Red X iconGreen tick iconYellow tick icon

Di Leishman Research Midwife

RCompN RM

Di has been a Registered Comprehensive nurse since 1983 and a Registered Midwife since 1998.

She is passionate about midwifery and the health of mothers and babies, and has worked in a variety of settings and roles including lead maternity carer, core midwife, midwifery educator in quality improvements, and has been the Canterbury Perinatal Mortality Review coordinator since 2010.

Di has a Post graduate Diploma in Midwifery from Otago University (2015), and has been employed by Otago University since 2010 as research midwife, currently work 0.5FTE co-ordinating multi-centred clinical trials which include:

  • APTS Australian Placental Transfusion Study (Sydney)
  • MAGENTA Magnesium Sulphate at 30 to 34 weeks gestational age: Neuroprotection (Adelaide)
  • MAGNUM MRI investigation at term for MAGENTA recruits (Auckland)
  • STRIDER A randomised controlled trial of sildenafil therapy in dismal prognosis early onset intrauterine growth restriction (Auckland)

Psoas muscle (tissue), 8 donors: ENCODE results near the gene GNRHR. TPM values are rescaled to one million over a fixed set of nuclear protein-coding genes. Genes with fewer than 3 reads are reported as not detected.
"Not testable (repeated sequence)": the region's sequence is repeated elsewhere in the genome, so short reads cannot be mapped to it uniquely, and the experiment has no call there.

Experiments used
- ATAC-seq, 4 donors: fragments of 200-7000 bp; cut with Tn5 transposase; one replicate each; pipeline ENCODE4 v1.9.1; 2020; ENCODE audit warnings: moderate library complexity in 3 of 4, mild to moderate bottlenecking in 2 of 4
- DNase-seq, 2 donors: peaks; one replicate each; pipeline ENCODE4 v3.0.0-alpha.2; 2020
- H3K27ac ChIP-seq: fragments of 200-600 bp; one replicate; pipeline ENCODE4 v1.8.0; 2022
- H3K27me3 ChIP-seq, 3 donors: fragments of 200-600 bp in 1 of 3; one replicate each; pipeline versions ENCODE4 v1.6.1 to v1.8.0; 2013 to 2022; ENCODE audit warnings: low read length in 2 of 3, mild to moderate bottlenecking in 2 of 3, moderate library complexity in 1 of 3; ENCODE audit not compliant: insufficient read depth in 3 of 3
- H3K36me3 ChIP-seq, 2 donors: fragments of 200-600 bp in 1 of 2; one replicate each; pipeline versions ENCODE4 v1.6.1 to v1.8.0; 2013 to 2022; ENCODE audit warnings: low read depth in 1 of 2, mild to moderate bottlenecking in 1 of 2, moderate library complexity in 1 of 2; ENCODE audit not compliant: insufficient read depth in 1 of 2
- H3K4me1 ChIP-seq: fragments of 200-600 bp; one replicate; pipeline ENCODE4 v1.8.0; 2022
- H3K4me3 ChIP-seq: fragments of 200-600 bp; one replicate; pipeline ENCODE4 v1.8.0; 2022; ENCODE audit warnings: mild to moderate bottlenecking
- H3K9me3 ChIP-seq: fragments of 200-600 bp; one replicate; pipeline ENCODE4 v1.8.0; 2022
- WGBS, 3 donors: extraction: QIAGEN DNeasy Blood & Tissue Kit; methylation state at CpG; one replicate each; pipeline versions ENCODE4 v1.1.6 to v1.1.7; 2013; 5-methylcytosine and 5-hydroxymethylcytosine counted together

• TARGET Optimal Glycaemic targets for Gestational Diabetes (Auckland)
  • RSV vaccine in pregnancy study: "Does Respiratory Syncytial Virus vaccine in pregnancy protect babies against lung disease?" (USA)
  • MBM My Baby Movements Trial (Brisbane)

Publications

Crowther, C. A., Ashwood, P., Middleton, P. F., McPhee, A., Tan, T., Harding, J. E., for the MAGENTA Study Group, including Austin, N., Darlow, B. A., Dixon, B., Gullam, J., Leishman, D., Dawson, P., Devenish, C., Gaerty, K., Tomlinson, P. A., & Miller, H. (2023). Prenatal intravenous magnesium at 30-34 weeks' gestation and neurodevelopmental outcomes in offspring: The MAGENTA randomized clinical trial. JAMA, 330(7), 603-614. doi: 10.1001/jama.2023.12357

Tarnow-Mordi, W. O., Robledo, K., Marschner, I., Seidler, L., Simes, J., on behalf of the Australian Placental Transfusion Study (APTS) Childhood Follow Up Study Collaborators, including Gullam, J., Austin, N., Leishman, D., Stitely, M., & Dawson, P. (2023). To guide future practice, perinatal trials should be much larger, simpler and less fragile with close to 100% ascertainment of mortality and other key outcomes. Seminars in Perinatology, 47(5), 151789. doi: 10.1016/j.semperi.2023.151789

Back to top